Something I muttered to myself one cloudy afternoon on my garden ended up being a mantra I have had with me for over a decade.
Some of you will know that I got in to photography through a perhaps unconventional route: macro. In fact, my interest in trying photography came from even more obscure means: a thread about macro photography on a car forum. A handful of guys were creating images of tiny bugs that had detail I couldn't believe. Insects I would swat away without even thinking about were in fact these majestic and beautiful specimen of adaption and evolution, that when looked at closely, were truly fascinating to me. So I bought a second-hand Canon 350D, a kit lens, and a macro filter to screw on the front of it. It wasn't much, but it was enough. Enough to get me completely hooked and invest more — both money and time — in to the craft.
Before long, I was out in my garden every day, plodding around with a 100mm macro lens and a Marumi ring flash. The difficulty was, as I told myself, that England wasn't exactly a hotbed for strange and wonderful creatures; I needed to be in the rainforest to really get subjects. Most days I would grab my kit, venture outside (whether my garden or local lakes and rivers) and wander around looking at plants for 10 minutes. Then, more often than not, I'd return home dejected and whinging about England. Then, one innocuous day where I only traveled as far as my back garden, I hit the usual road block of lack of activity, and prepared to head back inside. In a sudden surge of determination I thought "you're just not looking hard enough" and I swiveled on my heel, and returned to patrol the garden.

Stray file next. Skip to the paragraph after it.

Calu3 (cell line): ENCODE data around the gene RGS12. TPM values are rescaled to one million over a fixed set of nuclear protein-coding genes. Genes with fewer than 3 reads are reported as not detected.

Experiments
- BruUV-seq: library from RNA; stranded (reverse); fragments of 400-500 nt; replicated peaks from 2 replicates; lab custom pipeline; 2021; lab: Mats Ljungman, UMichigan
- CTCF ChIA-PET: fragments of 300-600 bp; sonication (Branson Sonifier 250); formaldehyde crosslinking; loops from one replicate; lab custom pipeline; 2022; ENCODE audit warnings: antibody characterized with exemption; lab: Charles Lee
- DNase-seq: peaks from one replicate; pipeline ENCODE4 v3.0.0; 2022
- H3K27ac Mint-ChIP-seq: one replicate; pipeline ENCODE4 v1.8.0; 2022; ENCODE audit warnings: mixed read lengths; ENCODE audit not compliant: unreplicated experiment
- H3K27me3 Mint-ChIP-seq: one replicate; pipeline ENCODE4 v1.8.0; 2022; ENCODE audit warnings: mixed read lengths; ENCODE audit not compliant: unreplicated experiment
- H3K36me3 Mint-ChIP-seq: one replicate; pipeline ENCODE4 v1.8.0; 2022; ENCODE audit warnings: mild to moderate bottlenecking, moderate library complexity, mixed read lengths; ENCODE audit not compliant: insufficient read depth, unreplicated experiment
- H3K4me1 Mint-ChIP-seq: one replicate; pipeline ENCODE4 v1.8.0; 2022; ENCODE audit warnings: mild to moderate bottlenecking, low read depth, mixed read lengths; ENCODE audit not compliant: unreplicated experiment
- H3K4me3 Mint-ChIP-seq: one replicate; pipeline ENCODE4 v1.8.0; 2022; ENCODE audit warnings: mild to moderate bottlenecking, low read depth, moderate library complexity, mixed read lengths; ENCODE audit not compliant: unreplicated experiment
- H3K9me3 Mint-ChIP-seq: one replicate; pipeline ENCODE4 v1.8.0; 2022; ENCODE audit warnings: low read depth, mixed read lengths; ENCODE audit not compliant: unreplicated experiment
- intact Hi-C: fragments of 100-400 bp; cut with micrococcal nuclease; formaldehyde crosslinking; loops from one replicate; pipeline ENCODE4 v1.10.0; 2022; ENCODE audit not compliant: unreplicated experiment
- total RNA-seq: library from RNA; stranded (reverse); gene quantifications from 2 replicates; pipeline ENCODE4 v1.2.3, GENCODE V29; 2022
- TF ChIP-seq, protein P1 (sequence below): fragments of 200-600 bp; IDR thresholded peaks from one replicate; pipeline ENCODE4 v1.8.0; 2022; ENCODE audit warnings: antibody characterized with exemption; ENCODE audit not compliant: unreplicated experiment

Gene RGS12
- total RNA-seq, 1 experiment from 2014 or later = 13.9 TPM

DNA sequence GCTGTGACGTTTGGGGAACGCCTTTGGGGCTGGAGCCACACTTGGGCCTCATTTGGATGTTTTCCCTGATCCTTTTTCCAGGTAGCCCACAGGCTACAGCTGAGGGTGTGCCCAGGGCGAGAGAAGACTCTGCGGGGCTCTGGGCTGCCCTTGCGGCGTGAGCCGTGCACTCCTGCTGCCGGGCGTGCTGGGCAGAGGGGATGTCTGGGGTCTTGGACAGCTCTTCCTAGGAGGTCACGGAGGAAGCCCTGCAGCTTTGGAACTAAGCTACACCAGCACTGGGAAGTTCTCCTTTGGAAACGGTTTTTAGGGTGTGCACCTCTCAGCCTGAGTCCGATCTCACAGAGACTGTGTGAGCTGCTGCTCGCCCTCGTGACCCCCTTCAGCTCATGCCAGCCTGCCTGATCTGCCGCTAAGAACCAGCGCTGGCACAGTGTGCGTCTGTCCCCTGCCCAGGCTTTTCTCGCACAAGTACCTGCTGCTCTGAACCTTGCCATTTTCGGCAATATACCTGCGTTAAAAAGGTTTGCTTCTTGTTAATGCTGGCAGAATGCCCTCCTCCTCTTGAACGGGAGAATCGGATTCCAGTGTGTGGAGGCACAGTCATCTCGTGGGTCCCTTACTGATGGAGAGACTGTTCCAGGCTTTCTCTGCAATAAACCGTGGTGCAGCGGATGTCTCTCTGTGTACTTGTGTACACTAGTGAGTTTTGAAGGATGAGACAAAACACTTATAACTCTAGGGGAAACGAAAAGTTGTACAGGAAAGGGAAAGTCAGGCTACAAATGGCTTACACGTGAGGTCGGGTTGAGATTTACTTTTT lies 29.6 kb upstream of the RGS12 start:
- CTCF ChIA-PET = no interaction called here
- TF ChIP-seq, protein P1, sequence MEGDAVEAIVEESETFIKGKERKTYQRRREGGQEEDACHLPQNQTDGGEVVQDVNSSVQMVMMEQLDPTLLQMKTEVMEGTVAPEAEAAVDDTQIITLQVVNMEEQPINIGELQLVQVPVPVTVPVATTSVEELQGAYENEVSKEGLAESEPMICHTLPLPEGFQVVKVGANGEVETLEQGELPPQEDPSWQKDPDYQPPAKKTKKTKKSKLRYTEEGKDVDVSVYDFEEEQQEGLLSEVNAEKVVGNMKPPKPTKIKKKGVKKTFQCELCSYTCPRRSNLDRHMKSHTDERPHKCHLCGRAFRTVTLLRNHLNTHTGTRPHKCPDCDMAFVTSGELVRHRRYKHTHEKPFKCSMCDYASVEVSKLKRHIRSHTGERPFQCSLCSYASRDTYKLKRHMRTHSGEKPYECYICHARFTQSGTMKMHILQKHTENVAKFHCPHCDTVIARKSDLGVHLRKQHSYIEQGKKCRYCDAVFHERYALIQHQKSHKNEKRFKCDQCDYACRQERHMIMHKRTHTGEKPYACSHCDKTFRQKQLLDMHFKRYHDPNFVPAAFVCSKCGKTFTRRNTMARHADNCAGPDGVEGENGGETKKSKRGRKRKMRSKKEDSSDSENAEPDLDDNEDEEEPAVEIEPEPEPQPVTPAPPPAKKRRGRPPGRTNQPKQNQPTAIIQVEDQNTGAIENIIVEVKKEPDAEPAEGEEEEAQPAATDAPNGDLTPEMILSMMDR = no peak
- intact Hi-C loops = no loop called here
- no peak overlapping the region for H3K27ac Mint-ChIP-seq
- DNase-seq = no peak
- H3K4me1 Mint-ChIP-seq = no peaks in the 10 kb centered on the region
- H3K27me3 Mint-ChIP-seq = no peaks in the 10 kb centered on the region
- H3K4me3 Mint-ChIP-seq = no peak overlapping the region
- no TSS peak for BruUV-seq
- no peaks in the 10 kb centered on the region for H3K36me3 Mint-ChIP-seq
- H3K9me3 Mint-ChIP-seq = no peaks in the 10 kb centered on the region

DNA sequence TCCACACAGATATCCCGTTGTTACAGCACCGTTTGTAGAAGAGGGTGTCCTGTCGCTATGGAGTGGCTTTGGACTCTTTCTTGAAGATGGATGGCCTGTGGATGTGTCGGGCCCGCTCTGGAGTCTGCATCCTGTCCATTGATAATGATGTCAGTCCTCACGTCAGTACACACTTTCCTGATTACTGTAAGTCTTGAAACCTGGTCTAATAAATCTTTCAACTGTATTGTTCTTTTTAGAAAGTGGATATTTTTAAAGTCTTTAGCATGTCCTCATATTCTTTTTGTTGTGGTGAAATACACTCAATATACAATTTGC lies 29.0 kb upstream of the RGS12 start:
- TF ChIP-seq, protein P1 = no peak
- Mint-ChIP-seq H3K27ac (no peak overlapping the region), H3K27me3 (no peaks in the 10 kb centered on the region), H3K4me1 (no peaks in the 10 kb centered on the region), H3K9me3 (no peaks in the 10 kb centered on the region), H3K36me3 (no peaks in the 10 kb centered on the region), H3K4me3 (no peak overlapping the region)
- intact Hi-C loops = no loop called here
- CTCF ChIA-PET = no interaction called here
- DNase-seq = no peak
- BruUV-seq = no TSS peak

So much time has passed, I honestly cannot remember if I captured anything worthwhile that day. I want to post a great macro image and say that the only reason I caught the moment is because I had that thought; it just wouldn't be true. But, that really doesn't matter. For whatever reason, that little thought became ingrained in me and how I work. Every single time I would go out with my macro setup, I would no longer come back empty handed. Every time I was ready to throw in the towel, I'd think "you're not looking hard enough" and carry on. My success rate rocketed and with every success after the mantra, the mantra was etched deeper.
The prompt for this article was just earlier today when I edited Nando Harmsen's article on how high expectations nearly ruined his trip. I won't spoil the contents as it's a worthwhile read, but his conclusion and one that saved his holiday, is a close cousin of my mantra. In fact, the way I handle any soft roadblock in photography (and even writing) is to say "you're not looking hard enough". Countless on-location shoots have lacked a certain something for a specific shot or idea I've had, and where once I might have given up, now I just change my approach completely. My mantra isn't so much a prescription to continue in the same way for longer — although that can work — but rather to change the way you're approaching this problem. Speaking in terms of photography, it might be to alter your focal point, the angle of your shot, the mood, the style, switch from color to the intent to edit to black and white or vice versa, and so on. Don't fall back at the sign of first resistance, as in my experience, the greatest fruits often lay beyond it.
Do you have a mantra when it comes to photography? Share it in the comments below; you could change someone's outlook for the better.